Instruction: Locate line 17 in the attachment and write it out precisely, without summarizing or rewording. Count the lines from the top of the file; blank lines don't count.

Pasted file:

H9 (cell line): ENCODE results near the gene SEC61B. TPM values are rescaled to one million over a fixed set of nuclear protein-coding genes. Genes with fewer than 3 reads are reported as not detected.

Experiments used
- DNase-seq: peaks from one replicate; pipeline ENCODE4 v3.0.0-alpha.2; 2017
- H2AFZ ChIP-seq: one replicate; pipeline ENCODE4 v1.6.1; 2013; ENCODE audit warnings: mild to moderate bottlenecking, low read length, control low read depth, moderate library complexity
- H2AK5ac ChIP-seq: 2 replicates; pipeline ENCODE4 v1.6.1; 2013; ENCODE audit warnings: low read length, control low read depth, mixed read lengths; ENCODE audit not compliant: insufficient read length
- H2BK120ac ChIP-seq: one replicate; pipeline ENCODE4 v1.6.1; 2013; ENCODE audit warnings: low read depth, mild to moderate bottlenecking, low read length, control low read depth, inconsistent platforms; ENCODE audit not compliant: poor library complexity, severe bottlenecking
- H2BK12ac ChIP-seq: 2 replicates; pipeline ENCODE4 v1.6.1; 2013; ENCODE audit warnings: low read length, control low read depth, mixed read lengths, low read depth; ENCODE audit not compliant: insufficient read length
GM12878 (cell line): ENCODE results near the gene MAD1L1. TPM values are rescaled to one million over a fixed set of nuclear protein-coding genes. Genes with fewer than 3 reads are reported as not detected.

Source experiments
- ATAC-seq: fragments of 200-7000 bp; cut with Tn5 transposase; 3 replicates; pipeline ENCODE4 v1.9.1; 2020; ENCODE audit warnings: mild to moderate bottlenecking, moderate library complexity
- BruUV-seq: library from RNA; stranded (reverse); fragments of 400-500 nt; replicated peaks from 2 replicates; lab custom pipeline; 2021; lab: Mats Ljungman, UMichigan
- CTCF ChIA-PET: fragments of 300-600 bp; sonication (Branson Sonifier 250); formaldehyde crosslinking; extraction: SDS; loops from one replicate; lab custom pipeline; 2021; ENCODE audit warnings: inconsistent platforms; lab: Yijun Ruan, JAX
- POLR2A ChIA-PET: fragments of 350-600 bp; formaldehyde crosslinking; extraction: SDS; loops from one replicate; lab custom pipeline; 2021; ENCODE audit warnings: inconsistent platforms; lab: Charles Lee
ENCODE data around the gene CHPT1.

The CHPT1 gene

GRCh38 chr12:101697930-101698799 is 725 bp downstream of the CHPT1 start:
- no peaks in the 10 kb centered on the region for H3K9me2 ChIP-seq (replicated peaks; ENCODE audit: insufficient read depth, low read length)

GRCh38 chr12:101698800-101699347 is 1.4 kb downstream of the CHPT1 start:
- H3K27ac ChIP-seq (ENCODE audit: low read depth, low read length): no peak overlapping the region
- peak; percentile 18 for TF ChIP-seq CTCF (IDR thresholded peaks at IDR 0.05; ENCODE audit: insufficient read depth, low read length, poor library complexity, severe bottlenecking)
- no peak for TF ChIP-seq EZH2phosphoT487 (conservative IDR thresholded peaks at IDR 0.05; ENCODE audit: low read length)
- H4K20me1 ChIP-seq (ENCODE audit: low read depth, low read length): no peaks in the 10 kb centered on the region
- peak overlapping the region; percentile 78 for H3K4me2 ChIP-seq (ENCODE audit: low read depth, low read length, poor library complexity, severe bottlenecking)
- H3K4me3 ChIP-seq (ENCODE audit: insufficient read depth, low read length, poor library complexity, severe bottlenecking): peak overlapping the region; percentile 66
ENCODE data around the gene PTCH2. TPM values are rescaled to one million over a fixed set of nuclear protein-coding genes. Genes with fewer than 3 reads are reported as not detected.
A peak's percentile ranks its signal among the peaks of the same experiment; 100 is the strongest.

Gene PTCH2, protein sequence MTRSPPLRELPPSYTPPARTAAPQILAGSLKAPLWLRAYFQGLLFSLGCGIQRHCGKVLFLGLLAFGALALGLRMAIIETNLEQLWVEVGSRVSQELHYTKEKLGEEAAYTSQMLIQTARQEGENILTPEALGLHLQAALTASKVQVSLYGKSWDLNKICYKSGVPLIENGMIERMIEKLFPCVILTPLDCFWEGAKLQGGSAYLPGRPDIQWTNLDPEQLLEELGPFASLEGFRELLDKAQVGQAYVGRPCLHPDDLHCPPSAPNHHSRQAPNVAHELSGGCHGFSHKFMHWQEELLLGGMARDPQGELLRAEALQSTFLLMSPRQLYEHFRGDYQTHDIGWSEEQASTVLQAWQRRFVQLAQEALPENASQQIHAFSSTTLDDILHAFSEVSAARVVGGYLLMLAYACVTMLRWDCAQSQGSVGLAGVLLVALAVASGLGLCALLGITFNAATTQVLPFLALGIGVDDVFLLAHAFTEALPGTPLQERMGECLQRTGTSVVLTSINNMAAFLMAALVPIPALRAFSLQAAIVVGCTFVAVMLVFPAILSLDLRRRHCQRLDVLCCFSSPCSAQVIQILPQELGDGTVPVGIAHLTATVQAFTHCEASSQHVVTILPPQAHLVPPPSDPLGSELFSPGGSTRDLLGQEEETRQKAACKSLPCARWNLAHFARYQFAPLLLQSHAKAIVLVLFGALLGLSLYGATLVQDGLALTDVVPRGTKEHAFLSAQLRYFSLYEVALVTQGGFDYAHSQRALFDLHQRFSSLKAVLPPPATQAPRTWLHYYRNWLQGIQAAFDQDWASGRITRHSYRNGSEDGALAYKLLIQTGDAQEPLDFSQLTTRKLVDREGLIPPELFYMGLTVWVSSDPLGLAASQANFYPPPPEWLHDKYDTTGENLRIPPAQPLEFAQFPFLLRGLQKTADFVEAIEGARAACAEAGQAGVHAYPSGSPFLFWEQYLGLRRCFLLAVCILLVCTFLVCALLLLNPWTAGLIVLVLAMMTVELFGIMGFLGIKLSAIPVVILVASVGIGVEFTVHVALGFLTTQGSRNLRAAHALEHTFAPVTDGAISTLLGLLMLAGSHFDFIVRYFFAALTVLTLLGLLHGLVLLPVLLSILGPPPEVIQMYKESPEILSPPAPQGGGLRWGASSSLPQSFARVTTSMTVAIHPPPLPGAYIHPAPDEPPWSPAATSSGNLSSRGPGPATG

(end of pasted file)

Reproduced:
- no peaks in the 10 kb centered on the region for H3K9me2 ChIP-seq (replicated peaks; ENCODE audit: insufficient read depth, low read length)